Canada votes in favor of FINA’s transgender policy

Canada has voted in favor of a controversial gender policy released this week by swimming’s world governing body.

In a policy that went into effect on Monday, FINA only allows transgender swimmers who transition from male to female before the age of 12 to compete in women’s events.

FINA is contemplating the establishment of an open competition category.

The Canadian swimming, diving, water polo and synchronized swimming federations are represented at the FINA vote level by the Aquatics Canada Aquatiques umbrella.

FINA claimed 71.5% of the votes supported the new policy.

“Canada voted in favor of FINA’s gender inclusion policy,” president Kelly Stark-Anderson told the Canadian Press in an email Tuesday.

“The values ​​of inclusion and fairness are fundamental in international sport and for us as Canadians. We believe this policy has been thoughtfully formulated and protects fair competition, especially in women’s events at FINA competitions.

“We also support the work FINA will do to create a new open competition category that reflects FINA’s commitment to inclusion.”

Canadian athletes currently compete at the biannual World Aquatic Championships in Budapest, Hungary.

The International Olympic Committee released in November a framework for “fairness, inclusion and non-discrimination on the basis of gender identity and gender variations” and acknowledged that gender verification testing and asking women to regulate their hormone levels is harmful.

The IOC also loads the responsibility of determining the criteria for women’s competition, and whether an athlete has an unfair advantage on the court, to international sports federations.

FINA is the first major international sports federation to restrict transgender participation after the IOC announced that framework, even though World Rugby banned transgender women in 2020.

“It is interesting to see how two very different sports like rugby and swimming have very similar transgender exclusion policies,” said assistant professor Michele Donnelly of Brock University, who specializes in transgender practices. gender issues and social inequality in sport, said.

“Between World Rugby and FINA, it feels like stepping back and really bowing to what I hope is a minority voice just exercising real fear.”

Additionally, the International Cycling Union last week tightened regulations on transgender participation by reducing the maximum allowable testosterone levels and increasing the transition period for low testosterone levels from one year to one year. two years, to compete.

FINA’s announcement on Sunday following the vote came just weeks after the NCAA swimming championships in Atlanta, where transgender woman Lia Thomas won one of three finals.

She finished fifth and eighth of the other two and didn’t set an NCAA record.

“Those who are not interested in women’s sport in any way or form, who see this issue as an opportunity to raise their advocacy base under the guise of fair and balanced competition in Women’s sports are frustrating, especially for people Donnelly says.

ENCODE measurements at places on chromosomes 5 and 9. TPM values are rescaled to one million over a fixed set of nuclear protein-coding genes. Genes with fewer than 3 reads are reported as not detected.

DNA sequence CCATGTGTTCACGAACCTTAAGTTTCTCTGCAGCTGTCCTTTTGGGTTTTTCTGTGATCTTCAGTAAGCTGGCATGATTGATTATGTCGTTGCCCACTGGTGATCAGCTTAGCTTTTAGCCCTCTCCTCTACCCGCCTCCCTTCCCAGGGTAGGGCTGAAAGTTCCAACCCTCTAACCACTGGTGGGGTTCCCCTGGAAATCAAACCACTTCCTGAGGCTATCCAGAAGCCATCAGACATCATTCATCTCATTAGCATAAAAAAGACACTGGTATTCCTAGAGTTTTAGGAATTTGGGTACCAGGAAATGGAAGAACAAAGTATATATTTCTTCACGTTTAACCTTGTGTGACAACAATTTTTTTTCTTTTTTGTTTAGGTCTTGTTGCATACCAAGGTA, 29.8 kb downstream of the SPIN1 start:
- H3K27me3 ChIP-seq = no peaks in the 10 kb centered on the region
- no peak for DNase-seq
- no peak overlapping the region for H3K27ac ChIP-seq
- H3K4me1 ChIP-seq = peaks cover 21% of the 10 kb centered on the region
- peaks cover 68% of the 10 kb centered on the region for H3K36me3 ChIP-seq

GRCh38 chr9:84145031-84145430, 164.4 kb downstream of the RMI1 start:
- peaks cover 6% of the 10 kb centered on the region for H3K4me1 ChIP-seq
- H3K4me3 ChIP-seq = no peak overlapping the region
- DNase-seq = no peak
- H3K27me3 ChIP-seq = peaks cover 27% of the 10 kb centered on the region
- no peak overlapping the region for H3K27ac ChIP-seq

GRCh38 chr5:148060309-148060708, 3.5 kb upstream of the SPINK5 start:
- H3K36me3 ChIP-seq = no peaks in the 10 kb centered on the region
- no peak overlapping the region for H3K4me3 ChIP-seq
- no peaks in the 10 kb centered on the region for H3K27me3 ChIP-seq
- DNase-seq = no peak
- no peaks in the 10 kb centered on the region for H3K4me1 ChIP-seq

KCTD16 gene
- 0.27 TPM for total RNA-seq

“These are the people who say nothing as women’s sport continues to receive between two and five percent of all sports media and less in resources at every level.”

With several US states recently enacted laws against transgender women and girls from participating in women’s and girls’ sports, said Professor Simon Fraser, Travers. The current situation around transgender engagement is worse than it was when they authored the 2018 book “The Transgender Generation. How Trans Kids (And Their Parents) Are Making a Gender Revolution”.

“I interviewed a lot of transgender kids,” says Travers. “Getting into sports is a real barrier for them. Many of them feel it’s not an option, it’s a bad thing for a child.

“Bans like these on the participation of transgender women and girls in sport send a chilling and damaging message to children and young people. It really turns out that you are, we are, real outsiders that don’t belong.

“The public segregation proposed by FINA is a profound problem because it would stigmatize and isolate transgender women. It’s not about inclusion, it’s about exclusion. ”

FINA argues that higher testosterone levels in men from puberty onward give them a competitive edge in water sports.

FINA says male-to-female sex reassignment procedures may reduce some, but not all, of testosterone’s effects on body structure and muscle function “but will have legacy effects” persistence would give male-to-female (trans-female) athletes a relative performance advantage over biological females.

“A biological female athlete cannot overcome that advantage through exercise or nutrition.”

Travers didn’t buy that.

“What is considered fair and unfair is a social decision, and science just doesn’t conclusively confirm that transgender women have an unfair advantage,” the professor said. “The FINA ruling is not based on unequivocal scientific evidence.”

Donnelly, also a Niagara-based roller derby, served on the board of directors of the Women’s Flat Road Derby Association when the organization revised its gender policy since 2015.

“I would say the roller derby was ahead of the curve in terms of recognizing problems with any kind of biological, physiological policy,” she said.

“So we ended up defining a self-declared policy that, among other things, that if the women’s flat-roller derby is the version and composition of the taxi derby that you clearly define best, then this is the place for you.

“I think it is extremely important that an athlete be able to go into the space where you are playing and know that both your teammates, as well as your opponents, that your right to be present is recognized by everyone. take.”

This Canadian Press report was first published on June 21, 2022.

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